Lost revenue from withholding tax repeal will be offset by legislation sponsored by Representative Diane Black (R-Tenn.) that sets strict limits on Medicaid eligibility, a move that was recommended by the President to the supercommittee, according to The Hill.
Lawmakers who were in favor of the tax fear that repeal means more avenues for government contractors to cheat tax obligations. Reportedly, they are calling for other measures to enforce tax codes in the absence of the withholding tax.
Tear gas, non-lethal bullets, flash-bang grenades and arrests “under the suspicion of unlawful assembly” are now all definite realities in the streets of American cities that have been overtaken by Occupy protesters.
While their demands are ill-defined, the protesters’ fate, it seems, is sealed by the hands of officials in cities like Oakland, Calif., and Atlanta who have instructed police to conduct raids on encampments to quell the dissent.
In Oakland, a pre-dawn raid Tuesday that turned violent effectively eliminated all but a handful of protesters from areas around the city hall. Police fired upon the protesters with non-lethal bullets, and they employed the use of tear gas and flash-bang grenades to disperse protesters. Protesters reportedly attempted to fight back by lobbing glass bottles and stones at police.
Police forces in Atlanta were able to more peaceably remove protesters from Woodruff Park. In both instances, media reports indicate that police arrived in full riot gear. In Oakland there were reports of armored vehicles conducting patrols.
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According to The Associated Press, most of the arrests being made are for disorderly conduct or “suspicion of unlawful assembly,” which has raised ire from some people who do not even agree with the Occupiers’ anger. One man in Atlanta, who did not give his name, arrived at the protest with a rifle in tow. He said that while he was not in agreement with the protesters’ message, he wanted to “protect their right to protest.”
As lawmakers face the facts of soaring deficits and a mountain of Federal debt, they may opt to rethink the way that Americans pay for the roads and highways they use every day.
According to POLITICO, the Highway Trust Fund, money set aside for resurfacing and highway infrastructure, will be nearly $100 billion in the red by 2021, and the mass transit account will be about $30 billion short. The article says that because gas and diesel taxes have not been increased in two decades, the fund has lost about one-third of its purchasing power since 1992.
Reportedly, the U.S. Chamber of Commerce, the American Trucking Association and AAA have all lobbied lawmakers for an increase in fuel taxes to re-energize revenues, but Congress stands nearly unanimously against the measure. Most lawmakers say that raising fuel taxes in today’s economic climate would greatly harm businesses that rely on ground shipping services to transport goods throughout the country.
Instead of raising the price of fuel, many lawmakers support what some Americans may consider an egregious invasion of privacy to raise funding for roadway repairs. The measure would require American drivers to equip their vehicles with a GPS tracking device to measure vehicle miles traveled (VMT). The device would not only measure the number of miles traveled but also where a driver went during each trip, which route he took and the hours during which he was driving.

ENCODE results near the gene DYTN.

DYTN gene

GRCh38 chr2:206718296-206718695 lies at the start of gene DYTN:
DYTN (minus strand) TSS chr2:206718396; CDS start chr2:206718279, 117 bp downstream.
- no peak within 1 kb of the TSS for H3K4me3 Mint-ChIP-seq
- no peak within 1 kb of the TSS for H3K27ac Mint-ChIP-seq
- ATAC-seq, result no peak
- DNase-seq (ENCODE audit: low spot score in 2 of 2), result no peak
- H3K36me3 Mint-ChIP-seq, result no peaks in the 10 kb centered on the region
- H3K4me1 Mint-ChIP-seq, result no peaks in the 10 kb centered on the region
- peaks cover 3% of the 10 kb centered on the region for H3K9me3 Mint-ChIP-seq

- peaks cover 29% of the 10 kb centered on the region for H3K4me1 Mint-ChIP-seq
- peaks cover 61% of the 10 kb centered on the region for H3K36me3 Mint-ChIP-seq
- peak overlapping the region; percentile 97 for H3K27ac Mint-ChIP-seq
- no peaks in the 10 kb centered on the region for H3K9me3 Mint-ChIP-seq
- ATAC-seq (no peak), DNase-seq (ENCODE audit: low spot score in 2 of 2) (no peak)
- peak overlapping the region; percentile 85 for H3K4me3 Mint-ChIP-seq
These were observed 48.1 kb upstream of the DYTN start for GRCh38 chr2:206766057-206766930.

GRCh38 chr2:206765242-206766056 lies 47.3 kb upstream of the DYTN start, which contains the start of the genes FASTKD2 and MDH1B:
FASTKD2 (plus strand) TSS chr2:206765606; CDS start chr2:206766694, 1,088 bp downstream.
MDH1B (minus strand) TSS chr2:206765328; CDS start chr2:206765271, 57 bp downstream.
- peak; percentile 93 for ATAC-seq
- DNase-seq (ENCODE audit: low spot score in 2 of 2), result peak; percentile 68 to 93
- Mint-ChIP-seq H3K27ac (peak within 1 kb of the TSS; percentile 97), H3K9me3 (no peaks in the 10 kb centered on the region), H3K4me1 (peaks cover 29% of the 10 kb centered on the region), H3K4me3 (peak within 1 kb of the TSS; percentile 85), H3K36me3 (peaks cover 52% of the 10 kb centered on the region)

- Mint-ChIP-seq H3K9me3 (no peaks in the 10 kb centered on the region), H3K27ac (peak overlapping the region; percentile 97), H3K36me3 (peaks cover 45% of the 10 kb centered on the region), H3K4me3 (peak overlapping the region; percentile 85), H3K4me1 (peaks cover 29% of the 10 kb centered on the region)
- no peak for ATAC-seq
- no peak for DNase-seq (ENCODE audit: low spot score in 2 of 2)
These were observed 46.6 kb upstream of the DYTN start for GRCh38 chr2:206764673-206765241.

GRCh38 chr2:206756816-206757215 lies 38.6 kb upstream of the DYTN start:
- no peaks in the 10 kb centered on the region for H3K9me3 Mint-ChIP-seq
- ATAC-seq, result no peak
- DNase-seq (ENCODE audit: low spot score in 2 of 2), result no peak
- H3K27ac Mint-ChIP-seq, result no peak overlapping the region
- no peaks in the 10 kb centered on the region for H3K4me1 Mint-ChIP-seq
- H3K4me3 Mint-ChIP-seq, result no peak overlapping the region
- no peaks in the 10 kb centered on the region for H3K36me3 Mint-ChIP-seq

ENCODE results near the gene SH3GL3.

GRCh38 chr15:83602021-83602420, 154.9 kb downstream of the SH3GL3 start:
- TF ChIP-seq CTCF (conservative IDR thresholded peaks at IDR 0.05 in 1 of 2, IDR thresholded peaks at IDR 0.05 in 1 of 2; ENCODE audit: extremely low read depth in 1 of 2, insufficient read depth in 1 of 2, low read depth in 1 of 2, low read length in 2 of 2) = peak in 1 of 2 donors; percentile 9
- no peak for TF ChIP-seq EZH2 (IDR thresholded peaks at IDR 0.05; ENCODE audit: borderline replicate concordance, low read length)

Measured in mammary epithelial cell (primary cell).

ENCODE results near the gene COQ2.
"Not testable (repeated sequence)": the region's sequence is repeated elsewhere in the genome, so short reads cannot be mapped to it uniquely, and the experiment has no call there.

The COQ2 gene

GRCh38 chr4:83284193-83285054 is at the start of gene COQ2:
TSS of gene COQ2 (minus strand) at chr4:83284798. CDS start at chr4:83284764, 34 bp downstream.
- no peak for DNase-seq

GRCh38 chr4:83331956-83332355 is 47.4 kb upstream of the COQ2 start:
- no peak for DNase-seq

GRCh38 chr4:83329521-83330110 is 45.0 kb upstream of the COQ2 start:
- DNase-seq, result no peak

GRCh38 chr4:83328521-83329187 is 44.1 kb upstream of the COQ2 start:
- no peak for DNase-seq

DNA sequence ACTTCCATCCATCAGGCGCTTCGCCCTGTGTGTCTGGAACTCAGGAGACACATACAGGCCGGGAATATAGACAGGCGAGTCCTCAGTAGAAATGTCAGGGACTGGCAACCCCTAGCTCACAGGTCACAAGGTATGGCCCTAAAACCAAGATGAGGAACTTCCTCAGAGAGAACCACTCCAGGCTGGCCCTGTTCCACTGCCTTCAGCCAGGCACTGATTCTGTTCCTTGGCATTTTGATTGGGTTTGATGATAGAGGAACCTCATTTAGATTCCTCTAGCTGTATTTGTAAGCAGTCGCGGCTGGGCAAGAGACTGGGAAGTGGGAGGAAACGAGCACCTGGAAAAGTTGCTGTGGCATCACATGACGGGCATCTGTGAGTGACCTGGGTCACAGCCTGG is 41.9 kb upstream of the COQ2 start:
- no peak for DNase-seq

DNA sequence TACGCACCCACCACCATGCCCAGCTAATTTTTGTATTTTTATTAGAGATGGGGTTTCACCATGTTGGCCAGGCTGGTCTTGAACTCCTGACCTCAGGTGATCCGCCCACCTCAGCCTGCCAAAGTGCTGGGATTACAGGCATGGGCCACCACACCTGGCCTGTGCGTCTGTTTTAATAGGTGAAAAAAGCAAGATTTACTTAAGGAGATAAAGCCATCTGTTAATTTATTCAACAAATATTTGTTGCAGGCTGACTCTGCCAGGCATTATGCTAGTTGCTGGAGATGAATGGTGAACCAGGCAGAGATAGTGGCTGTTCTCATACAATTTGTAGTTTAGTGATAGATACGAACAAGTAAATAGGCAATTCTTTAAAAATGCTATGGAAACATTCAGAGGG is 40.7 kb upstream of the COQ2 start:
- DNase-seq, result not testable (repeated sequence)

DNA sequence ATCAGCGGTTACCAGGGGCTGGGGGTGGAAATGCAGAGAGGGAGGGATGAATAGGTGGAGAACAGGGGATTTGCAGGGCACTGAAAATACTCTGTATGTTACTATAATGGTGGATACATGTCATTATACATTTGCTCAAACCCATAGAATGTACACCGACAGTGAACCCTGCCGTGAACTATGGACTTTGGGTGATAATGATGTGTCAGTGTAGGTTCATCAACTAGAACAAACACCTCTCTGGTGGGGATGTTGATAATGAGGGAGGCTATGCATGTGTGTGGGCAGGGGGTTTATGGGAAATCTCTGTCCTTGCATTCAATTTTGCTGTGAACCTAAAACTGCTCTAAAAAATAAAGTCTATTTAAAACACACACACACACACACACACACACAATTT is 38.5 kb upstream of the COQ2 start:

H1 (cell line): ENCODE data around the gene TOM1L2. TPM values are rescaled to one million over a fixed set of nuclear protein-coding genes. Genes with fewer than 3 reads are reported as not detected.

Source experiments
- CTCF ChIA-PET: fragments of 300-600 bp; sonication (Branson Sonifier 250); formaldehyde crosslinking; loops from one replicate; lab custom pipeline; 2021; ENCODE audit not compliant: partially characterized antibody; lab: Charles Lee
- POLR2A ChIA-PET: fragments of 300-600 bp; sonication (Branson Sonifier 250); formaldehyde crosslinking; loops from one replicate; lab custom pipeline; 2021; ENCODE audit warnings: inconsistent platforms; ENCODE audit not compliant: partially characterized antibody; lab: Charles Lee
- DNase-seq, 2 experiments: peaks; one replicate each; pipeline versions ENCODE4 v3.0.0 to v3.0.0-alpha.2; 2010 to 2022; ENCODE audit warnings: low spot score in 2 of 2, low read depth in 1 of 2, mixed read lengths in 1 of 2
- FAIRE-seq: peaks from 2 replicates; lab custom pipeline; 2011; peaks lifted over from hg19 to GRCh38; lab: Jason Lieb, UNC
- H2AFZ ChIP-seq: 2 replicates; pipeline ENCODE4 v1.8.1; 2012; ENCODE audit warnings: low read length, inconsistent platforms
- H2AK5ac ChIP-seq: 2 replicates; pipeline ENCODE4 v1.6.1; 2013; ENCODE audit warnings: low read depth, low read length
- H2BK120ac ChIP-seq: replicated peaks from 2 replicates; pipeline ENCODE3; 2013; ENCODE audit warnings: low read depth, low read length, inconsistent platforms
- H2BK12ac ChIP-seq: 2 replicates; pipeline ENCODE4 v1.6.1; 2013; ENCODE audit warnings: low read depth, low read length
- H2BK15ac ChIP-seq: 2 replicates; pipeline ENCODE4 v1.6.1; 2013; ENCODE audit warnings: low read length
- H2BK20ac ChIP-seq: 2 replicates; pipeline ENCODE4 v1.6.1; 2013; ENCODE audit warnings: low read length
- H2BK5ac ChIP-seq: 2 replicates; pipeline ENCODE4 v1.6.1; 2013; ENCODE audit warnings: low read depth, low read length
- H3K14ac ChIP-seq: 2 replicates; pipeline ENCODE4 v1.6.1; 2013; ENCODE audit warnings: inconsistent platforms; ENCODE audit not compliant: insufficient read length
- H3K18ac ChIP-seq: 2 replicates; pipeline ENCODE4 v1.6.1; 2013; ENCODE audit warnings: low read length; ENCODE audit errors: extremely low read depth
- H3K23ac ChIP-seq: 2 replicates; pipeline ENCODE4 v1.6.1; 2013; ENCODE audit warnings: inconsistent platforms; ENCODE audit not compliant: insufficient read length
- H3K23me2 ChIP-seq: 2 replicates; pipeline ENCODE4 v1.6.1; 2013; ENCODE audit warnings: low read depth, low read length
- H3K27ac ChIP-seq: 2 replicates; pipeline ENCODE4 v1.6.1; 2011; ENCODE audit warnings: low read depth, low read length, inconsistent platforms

Some proponents of the measure say the generation raised on Facebook and Twitter — proudly posting their every move for an Internet audience — probably will not mind being tracked in their vehicles by the government.
A recent national CBS News poll shows businessman Herman Cain leading the pack of 2012 GOP Presidential hopefuls as Americans begin to pay closer attention to the primary race.
The poll, released Tuesday, shows Cain gathering support from 25 percent of Republican primary voters followed by former Massachusetts Governor Mitt Romney at 21 percent. The most recent numbers, tabulated Oct. 19-24, show Cain edging past Romney, with whom he was tied at 17 percent support earlier in the month.
According to the poll’s results, much of Cain’s support comes from Tea Party members, with 32 percent of the group behind his message. Romney has held at a steady 18 percent Tea Party favorability while Texas Governor Rick Perry has 7 percent support from the conservative group.
Trailing Romney in the national poll is former Speaker of the House Newt Gingrich with 10 percent overall support and 15 percent support among Tea Party members, and Representative Ron Paul of Texas at 8 percent overall support and 9 percent favor among Tea Partiers.
The poll also says that Americans are becoming increasingly interested in the Presidential race, with 70 percent of registered voters paying at least some attention to campaigns.
A behavioral study of Boston-area high school students provides a link between high levels of consumption of carbonated non-diet soft drinks and violent behavior. Researchers call their findings the “Twinkie Defense,” relating diminished mental capacity to junk food.
The study published in Injury Prevention was the result of researcher interviews with 1,878 teens from 22 high schools. The teens were asked how many cans of carbonated non-diet soft drinks they regularly consume and the data divided into two groups: those who had consumed fewer than four cans over the preceding week (low consumption), and those who had consumed five or more (high consumption).
Another line of questioning in the survey analyzed possible indicators of violent behavior: Had the students been in violent altercations with peers, siblings or partners? Had they carried a gun or knife during the past year?
The information indicates that students who drank higher numbers of soft drinks were about 20 percent more likely to have carried weapons, 12 percent more likely to have been violent toward a partner, 23 percent more likely to exhibit violence toward peers and 17.6 percent more likely to be violent toward siblings.
Overall, heavy soft drink consumers were 9 to 15 percentage points more likely to be violent, concordant with figures linking alcohol and tobacco use to violence in teens.
“There may be a direct cause-and-effect-relationship, perhaps due to the sugar or caffeine content of soft drinks, or there may be other factors, unaccounted for in our analyses, that cause both high soft drink consumption and aggression,” the study’s authors conclude.